# True or False

The magnitude of the current depends on the rate at which the magnet is moving in and out of the solenoid.

True or false

HallsofIvy
Homework Helper
Have you considered flipping a coin?

Now you know you are expected to make some effort yourself. In this case, I assume you are talking about a generator consisting of a magnet moving inside a coil- You should have said that. What does your text book say about generators? What formulas do you know for current?

since voltage induced is proportional to the rate of change of B-field,i think magnitude is also dependent on it?

i really have no clue, im a noob

Hootenanny
Staff Emeritus
Gold Member
i really have no clue, im a noob
Consider Faraday's Law together with Ohm's law.

man, i have too hand this in tomorrow and im at risk of failing can you cut a guy a break

Hootenanny
Staff Emeritus
Gold Member
man, i have too hand this in tomorrow and im at risk of failing can you cut a guy a break

I will help you, but I am not going to give you the answer. However, if you do put some effort in, you will have the answer within minutes. Now, what is Faraday's law?

Any change in the magnetic environment of a coil of wire will cause a voltage (emf) to be "induced" in the coil.

Hootenanny
Staff Emeritus
Gold Member
Any change in the magnetic environment of a coil of wire will cause a voltage (emf) to be "induced" in the coil.
Correct, this can be represented mathematically;

$$V=\frac{\Delta\Phi}{\Delta t}=\frac{\Delta (BA)}{\Delta t}$$

Next, what is ohm's law?

Ohm's law states that, in an electrical circuit, the current passing through a conductor is directly proportional to the potential difference applied across them provided all physical conditions are kept constant.

Hootenanny
Staff Emeritus
Gold Member
Ohm's law states that, in an electrical circuit, the current passing through a conductor is directly proportional to the potential difference applied across them provided all physical conditions are kept constant.
And mathematically;

$$I = \frac{V}{R}$$

So, can you now combine the two equations?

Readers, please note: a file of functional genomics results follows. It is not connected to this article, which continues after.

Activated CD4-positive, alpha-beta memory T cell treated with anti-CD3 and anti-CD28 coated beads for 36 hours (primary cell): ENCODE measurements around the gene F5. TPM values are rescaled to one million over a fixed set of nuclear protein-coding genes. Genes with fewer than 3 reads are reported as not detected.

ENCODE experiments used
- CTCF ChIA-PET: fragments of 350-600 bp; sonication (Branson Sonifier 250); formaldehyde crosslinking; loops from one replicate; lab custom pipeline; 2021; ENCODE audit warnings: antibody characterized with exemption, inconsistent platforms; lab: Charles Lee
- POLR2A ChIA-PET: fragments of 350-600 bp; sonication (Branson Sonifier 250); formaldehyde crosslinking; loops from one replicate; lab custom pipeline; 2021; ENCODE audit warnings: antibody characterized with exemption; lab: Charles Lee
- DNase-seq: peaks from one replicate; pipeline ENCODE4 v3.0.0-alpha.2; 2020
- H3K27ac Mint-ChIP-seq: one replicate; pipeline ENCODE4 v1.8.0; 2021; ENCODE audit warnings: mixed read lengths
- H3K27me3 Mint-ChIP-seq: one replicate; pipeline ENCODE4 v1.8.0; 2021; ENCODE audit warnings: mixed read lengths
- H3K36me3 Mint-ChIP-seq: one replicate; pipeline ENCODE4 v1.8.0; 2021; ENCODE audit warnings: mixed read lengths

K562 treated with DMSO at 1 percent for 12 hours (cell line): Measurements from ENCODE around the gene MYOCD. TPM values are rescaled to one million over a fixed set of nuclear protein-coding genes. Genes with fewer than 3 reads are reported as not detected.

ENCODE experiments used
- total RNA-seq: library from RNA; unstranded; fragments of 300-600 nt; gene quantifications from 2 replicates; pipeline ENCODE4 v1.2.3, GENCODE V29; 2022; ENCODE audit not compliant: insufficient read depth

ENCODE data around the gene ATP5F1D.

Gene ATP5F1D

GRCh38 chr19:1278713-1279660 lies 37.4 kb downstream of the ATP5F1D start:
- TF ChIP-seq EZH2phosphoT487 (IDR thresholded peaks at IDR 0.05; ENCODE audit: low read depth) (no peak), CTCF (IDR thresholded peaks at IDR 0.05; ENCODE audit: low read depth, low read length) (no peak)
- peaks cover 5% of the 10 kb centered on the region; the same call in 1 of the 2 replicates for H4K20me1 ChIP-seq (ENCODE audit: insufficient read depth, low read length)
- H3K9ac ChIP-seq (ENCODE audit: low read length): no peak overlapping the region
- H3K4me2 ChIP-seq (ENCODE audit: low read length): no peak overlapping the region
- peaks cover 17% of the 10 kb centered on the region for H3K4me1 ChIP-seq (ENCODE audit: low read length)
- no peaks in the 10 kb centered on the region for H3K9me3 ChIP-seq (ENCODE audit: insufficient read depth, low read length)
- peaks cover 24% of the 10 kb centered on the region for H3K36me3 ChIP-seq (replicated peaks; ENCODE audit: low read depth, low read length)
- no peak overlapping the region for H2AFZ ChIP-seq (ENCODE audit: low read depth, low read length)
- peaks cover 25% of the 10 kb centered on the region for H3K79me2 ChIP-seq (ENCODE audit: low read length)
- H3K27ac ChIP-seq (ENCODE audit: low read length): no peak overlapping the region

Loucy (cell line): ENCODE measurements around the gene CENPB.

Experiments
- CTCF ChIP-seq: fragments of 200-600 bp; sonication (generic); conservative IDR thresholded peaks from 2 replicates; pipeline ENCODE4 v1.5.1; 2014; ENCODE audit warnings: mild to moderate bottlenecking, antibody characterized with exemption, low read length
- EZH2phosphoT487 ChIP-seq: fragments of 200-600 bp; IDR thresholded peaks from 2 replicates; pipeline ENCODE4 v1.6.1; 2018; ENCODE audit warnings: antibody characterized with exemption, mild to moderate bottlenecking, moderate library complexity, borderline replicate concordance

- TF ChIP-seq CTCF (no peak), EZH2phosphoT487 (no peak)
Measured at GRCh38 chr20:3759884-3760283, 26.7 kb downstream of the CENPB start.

As an aside, I do hope that you are taking the time to understand these laws and are simply not copying and pasting them directly from the internet.

how do you comine them

Hootenanny
Staff Emeritus
Gold Member
Substitute Faraday's law for the V in ohm's law.

cant you help a guy out

Hootenanny im studying for a test right now thats in an hour i really dont have time.

Hootenanny
Staff Emeritus
Gold Member
I will do the substitution for you, however, you must draw your own conclusions. So now we can say that;

$$I = \frac{\frac{\Delta (BA)}{\Delta t}}{R} = \frac{\Delta (BA)}{R\cdot\Delta t}$$

Now, if you change that rate at which you move the magnet through the coil, do any terms change in the above equation?

yes they do

Hootenanny
Staff Emeritus
Gold Member
yes they do
So does the current change?

yes

so my initial question is False

or.........

Hootenanny
Staff Emeritus
Gold Member
The magnitude of the current depends on the rate at which the magnet is moving in and out of the solenoid.
If the current does change when you change the rate at which the magnet moves then the above statement is ____

true.........

Hootenanny
Staff Emeritus
Gold Member
true.........

Sounds good to me

Hootenanny does the magnitude of the current depend on the strength of the magnet.

P.S because weave formed such a close friendship over these past hours do you think you might be able to answer my other question.... pleaseeeeee

is this for real? you are studying for a test and can't combine 2 equations? is this grade 11 or something?

yeah.............